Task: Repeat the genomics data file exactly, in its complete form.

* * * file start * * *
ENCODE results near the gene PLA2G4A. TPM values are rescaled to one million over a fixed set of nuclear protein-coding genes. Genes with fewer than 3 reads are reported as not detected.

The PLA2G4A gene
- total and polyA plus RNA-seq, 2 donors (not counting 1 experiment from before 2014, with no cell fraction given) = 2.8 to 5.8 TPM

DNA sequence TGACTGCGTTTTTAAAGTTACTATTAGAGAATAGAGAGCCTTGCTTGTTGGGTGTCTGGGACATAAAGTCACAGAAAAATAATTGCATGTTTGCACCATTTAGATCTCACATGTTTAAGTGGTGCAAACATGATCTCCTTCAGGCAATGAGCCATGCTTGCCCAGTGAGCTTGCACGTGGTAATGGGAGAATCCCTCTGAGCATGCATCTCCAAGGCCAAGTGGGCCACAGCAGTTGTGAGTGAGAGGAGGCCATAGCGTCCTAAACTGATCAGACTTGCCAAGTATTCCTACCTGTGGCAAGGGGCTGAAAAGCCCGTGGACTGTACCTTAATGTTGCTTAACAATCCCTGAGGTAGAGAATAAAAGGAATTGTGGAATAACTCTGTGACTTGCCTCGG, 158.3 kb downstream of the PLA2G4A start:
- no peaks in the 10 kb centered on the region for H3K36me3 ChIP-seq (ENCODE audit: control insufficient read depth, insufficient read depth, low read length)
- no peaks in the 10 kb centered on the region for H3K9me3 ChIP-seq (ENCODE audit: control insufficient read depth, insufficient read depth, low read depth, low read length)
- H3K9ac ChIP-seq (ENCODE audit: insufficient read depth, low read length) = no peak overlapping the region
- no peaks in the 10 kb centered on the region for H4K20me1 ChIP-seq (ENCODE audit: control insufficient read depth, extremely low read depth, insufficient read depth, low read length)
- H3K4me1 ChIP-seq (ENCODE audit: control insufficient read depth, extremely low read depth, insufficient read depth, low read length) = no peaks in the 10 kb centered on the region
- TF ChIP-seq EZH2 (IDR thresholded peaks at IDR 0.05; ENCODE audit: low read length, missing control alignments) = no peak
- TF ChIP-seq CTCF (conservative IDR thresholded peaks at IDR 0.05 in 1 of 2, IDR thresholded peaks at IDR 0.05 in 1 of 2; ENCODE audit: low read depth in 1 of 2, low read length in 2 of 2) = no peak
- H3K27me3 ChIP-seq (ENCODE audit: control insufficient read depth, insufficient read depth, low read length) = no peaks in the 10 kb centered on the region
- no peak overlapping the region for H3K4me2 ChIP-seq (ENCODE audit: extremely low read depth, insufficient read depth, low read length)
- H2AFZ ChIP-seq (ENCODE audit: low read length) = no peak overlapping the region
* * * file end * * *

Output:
ENCODE results near the gene PLA2G4A. TPM values are rescaled to one million over a fixed set of nuclear protein-coding genes. Genes with fewer than 3 reads are reported as not detected.

The PLA2G4A gene
- total and polyA plus RNA-seq, 2 donors (not counting 1 experiment from before 2014, with no cell fraction given) = 2.8 to 5.8 TPM

DNA sequence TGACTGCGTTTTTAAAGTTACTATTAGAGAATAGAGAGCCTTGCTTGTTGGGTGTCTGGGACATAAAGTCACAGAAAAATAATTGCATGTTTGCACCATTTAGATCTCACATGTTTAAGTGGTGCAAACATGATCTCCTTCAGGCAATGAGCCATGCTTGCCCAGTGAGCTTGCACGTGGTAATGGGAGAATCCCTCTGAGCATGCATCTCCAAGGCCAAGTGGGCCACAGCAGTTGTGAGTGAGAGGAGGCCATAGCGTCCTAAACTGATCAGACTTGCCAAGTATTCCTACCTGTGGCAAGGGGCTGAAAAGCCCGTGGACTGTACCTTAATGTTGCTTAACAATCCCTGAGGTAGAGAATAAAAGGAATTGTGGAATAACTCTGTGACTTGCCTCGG, 158.3 kb downstream of the PLA2G4A start:
- no peaks in the 10 kb centered on the region for H3K36me3 ChIP-seq (ENCODE audit: control insufficient read depth, insufficient read depth, low read length)
- no peaks in the 10 kb centered on the region for H3K9me3 ChIP-seq (ENCODE audit: control insufficient read depth, insufficient read depth, low read depth, low read length)
- H3K9ac ChIP-seq (ENCODE audit: insufficient read depth, low read length) = no peak overlapping the region
- no peaks in the 10 kb centered on the region for H4K20me1 ChIP-seq (ENCODE audit: control insufficient read depth, extremely low read depth, insufficient read depth, low read length)
- H3K4me1 ChIP-seq (ENCODE audit: control insufficient read depth, extremely low read depth, insufficient read depth, low read length) = no peaks in the 10 kb centered on the region
- TF ChIP-seq EZH2 (IDR thresholded peaks at IDR 0.05; ENCODE audit: low read length, missing control alignments) = no peak
- TF ChIP-seq CTCF (conservative IDR thresholded peaks at IDR 0.05 in 1 of 2, IDR thresholded peaks at IDR 0.05 in 1 of 2; ENCODE audit: low read depth in 1 of 2, low read length in 2 of 2) = no peak
- H3K27me3 ChIP-seq (ENCODE audit: control insufficient read depth, insufficient read depth, low read length) = no peaks in the 10 kb centered on the region
- no peak overlapping the region for H3K4me2 ChIP-seq (ENCODE audit: extremely low read depth, insufficient read depth, low read length)
- H2AFZ ChIP-seq (ENCODE audit: low read length) = no peak overlapping the region